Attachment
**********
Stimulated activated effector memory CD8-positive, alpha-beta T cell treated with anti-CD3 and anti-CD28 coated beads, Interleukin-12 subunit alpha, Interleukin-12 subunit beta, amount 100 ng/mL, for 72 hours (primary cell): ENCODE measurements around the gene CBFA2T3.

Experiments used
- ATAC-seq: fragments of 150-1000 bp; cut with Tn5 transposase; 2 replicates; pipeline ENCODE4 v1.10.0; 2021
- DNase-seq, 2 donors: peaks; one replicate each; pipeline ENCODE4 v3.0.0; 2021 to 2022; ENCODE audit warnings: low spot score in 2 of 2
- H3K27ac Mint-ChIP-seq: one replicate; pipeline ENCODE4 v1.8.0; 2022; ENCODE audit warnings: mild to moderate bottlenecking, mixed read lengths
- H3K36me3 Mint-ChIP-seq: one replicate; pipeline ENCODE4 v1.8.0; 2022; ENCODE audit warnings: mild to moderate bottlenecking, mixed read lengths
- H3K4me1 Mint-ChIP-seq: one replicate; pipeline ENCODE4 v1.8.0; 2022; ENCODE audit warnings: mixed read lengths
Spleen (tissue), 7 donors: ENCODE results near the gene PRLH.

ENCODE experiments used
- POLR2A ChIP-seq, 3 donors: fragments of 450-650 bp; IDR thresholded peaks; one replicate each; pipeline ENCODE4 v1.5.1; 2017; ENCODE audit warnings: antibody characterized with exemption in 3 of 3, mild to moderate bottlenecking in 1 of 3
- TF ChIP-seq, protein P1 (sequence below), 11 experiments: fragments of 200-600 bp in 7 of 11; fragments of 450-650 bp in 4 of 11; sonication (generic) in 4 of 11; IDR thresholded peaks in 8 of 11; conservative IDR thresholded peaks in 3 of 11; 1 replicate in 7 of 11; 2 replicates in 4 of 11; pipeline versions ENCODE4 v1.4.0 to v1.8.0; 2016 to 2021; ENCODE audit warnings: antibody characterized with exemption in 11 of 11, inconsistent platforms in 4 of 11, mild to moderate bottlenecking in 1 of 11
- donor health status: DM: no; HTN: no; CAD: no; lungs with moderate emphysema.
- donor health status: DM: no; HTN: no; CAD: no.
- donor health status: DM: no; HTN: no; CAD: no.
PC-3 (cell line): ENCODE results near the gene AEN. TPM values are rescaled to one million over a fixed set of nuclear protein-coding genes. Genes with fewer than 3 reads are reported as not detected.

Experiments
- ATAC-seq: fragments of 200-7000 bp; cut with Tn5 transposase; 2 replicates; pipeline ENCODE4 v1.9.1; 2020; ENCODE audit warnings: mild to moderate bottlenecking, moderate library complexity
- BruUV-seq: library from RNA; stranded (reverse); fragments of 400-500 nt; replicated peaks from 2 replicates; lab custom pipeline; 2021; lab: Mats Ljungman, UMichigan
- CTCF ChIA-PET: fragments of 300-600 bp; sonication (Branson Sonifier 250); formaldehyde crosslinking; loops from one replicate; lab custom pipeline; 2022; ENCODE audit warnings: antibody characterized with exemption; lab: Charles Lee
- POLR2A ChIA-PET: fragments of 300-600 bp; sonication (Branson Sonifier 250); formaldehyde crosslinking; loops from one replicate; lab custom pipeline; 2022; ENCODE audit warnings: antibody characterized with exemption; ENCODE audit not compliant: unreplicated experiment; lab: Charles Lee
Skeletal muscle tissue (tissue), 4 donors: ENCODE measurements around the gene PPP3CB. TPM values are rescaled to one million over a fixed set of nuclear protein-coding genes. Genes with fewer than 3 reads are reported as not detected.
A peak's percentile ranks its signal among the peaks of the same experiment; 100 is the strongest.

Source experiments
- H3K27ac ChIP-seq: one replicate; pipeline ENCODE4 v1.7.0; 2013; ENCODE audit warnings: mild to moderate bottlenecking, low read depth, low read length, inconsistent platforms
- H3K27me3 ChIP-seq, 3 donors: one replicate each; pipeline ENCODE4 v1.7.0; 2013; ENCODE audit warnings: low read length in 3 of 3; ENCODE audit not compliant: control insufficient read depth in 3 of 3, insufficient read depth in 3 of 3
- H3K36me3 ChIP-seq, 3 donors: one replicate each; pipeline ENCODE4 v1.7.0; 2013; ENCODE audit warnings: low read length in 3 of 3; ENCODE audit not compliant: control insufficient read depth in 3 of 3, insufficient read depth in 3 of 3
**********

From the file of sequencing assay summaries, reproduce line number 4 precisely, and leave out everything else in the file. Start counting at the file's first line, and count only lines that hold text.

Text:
- DNase-seq, 2 donors: peaks; one replicate each; pipeline ENCODE4 v3.0.0; 2021 to 2022; ENCODE audit warnings: low spot score in 2 of 2